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I didn't sit through the conventions as a neutral observer. As the regular readers of these Notes know very well, I have strong opinions and passionate beliefs about most of the disputed issues of this election. My political leanings are not a secret. There was one week this month when I was generally horrified and offended, and another week when I found much to cheer and affirm. Any guesses?

Eco-Justice Notes is a publication of Eco-Justice Ministries. As a non-profit corporation, there are boundaries about how we can address elections. Churches and other 501(c)3 organizations are not allowed to endorse or oppose candidates. We can take stands on legislation, but not on people running for office. So, in this forum, there are things I cannot write, and I'm fine with that.

One of the planks of the Republican platform calls for overturning that provision of the tax code. They think that this restriction on churches is a violation of religious freedom. They'd like to allow pastors and bishops (and imams?) to tell their people who to vote for.

I think churches and other religious organizations are much better off when we have to dance around the edges of the elections. Bestowing blessings or curses upon particular candidates is too simplistic. Complicated moral questions and difficult ethical trade-offs are trivialized when we -- as religious or community institutions -- make it about one person.

But engaging in that election-time dance doesn't mean that we have to be silent or uninvolved. It just means that we need to be clear and appropriate in our perpetual role of speaking to matters of faith, ethics, morality and principle.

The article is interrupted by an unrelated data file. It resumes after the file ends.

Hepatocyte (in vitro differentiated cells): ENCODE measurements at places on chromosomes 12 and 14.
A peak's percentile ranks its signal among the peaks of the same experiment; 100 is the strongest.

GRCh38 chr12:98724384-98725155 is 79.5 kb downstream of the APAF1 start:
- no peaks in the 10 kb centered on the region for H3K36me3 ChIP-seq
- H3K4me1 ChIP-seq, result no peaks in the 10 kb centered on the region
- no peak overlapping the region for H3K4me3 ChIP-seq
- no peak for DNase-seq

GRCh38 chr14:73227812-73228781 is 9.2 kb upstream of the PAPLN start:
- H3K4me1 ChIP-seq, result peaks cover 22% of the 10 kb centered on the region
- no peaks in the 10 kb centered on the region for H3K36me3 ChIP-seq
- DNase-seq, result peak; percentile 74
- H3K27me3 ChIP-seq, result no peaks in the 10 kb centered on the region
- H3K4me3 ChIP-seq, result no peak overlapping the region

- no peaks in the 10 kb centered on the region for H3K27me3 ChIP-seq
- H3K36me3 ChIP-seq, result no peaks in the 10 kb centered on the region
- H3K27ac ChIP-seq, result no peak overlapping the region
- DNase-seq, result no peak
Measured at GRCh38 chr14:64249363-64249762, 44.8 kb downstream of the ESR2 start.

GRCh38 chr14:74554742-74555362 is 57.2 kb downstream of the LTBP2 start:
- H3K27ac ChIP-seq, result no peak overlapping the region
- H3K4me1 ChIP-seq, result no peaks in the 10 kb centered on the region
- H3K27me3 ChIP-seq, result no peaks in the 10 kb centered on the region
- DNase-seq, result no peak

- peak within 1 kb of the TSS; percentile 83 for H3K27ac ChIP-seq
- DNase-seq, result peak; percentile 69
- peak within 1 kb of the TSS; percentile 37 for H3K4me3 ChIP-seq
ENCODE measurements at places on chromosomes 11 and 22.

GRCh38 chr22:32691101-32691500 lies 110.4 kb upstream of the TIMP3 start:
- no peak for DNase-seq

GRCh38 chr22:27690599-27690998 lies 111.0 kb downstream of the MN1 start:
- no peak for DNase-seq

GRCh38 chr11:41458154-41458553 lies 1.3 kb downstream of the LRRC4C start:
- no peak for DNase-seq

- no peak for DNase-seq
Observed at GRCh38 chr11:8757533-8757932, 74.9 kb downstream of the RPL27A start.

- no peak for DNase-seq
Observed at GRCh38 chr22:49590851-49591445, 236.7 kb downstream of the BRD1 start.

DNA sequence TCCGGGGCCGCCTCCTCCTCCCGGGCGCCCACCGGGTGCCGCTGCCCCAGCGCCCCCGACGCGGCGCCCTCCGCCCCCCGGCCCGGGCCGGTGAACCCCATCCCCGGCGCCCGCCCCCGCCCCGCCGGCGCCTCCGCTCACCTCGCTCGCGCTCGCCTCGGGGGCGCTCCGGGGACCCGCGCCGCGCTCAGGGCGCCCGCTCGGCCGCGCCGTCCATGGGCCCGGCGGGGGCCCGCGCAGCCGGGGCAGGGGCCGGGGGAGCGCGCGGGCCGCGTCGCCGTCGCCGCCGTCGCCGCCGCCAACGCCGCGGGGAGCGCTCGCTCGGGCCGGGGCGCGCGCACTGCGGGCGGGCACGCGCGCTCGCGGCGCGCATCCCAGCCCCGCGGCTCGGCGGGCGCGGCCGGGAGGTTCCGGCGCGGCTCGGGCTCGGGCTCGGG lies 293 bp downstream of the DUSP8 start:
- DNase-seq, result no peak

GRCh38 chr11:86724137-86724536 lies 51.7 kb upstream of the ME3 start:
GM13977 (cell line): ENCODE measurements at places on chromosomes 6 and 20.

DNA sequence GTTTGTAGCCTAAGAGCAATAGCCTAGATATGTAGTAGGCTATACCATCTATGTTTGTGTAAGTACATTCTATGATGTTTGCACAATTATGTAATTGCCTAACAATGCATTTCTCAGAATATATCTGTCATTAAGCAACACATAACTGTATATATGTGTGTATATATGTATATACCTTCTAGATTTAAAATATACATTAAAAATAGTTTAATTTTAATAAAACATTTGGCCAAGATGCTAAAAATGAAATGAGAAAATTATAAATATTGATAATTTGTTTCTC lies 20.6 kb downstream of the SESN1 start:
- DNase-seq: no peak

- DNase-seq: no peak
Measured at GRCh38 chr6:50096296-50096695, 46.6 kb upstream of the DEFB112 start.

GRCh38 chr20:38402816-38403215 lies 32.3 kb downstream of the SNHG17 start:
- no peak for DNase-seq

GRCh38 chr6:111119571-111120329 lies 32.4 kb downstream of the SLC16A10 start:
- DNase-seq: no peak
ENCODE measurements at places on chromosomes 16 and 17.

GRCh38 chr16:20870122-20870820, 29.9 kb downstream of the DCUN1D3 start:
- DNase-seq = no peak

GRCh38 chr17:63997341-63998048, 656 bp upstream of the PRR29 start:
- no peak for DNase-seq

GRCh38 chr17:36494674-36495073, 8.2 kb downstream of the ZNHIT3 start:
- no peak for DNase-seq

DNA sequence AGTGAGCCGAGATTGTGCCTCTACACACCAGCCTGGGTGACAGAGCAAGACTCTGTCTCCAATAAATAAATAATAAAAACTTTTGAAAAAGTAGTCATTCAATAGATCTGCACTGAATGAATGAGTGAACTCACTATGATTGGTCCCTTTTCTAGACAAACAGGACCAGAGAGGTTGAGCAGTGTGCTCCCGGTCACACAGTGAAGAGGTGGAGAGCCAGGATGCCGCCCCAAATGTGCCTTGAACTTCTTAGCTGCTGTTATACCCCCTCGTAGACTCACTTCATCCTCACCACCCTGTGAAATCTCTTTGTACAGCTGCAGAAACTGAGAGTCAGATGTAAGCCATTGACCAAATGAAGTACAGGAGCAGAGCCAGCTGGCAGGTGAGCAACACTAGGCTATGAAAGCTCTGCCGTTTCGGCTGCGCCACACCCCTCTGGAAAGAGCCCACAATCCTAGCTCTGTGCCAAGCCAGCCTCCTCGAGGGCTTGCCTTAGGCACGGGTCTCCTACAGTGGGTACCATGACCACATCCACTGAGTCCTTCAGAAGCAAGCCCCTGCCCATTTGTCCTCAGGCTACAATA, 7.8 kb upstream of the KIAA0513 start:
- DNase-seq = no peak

A recent Christian Century editorial did a wonderful job of spelling out what churches can and must do. I assume that their words were carefully vetted by the magazine's lawyers before publication, so I feel safe quoting some of their statement. I encourage you to read the whole editorial.

Churches and religious organizations are perfectly free under the tax-exemption laws to express their views on immigration, guns, military intervention, abortion, same-sex marriage, health care and other issues. They are free to express their views about character and religious issues.

They are free, for example, to say that a candidate who relies on innuendo and hearsay is destroying the basis for genuine debate.

They are free to say that a candidate who targets people of one religion for discriminatory treatment is attacking the basis of everyone's religious freedom.

And they are free to say that a candidate who sneers at the disabled, ridicules people because of their appearance, and promises to engage in torture fails to understand that all humans are made in the image of God.

In short, there's no law against religious leaders and religious organizations speaking and living out the truths that are rooted in their faith.

The US presidential election of 2016 is profoundly important for our nation and our world. As citizens, we must make our choices -- however imperfect or distasteful -- on the basis of our faith and morality. As individuals, I hope that we'll all be actively engaged in advocacy for our chosen candidates, and that we'll work hard to build support among other voters in what appears to be a frighteningly close race.

As churches, I hope that we will provide clear guidance on the religious and moral questions that are central to this election. I pray that we will foster open, honest and respectful conversation within our communities. We cannot and should not endorse candidates, but we can and must provide witness about the issues at stake.

It will be a long and potentially nasty three months until the election. May we "gird our loins" and be active participants in this national debate.

Shalom!

Peter Sawtell
Executive Director
Eco-Justice Ministries